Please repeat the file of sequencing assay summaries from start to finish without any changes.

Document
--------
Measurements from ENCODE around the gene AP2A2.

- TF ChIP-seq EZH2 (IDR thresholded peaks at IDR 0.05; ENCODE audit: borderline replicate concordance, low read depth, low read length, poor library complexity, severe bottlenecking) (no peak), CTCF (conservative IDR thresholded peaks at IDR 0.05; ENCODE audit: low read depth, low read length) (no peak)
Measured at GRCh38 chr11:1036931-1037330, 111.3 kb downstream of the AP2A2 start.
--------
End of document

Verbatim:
Measurements from ENCODE around the gene AP2A2.

- TF ChIP-seq EZH2 (IDR thresholded peaks at IDR 0.05; ENCODE audit: borderline replicate concordance, low read depth, low read length, poor library complexity, severe bottlenecking) (no peak), CTCF (conservative IDR thresholded peaks at IDR 0.05; ENCODE audit: low read depth, low read length) (no peak)
Measured at GRCh38 chr11:1036931-1037330, 111.3 kb downstream of the AP2A2 start.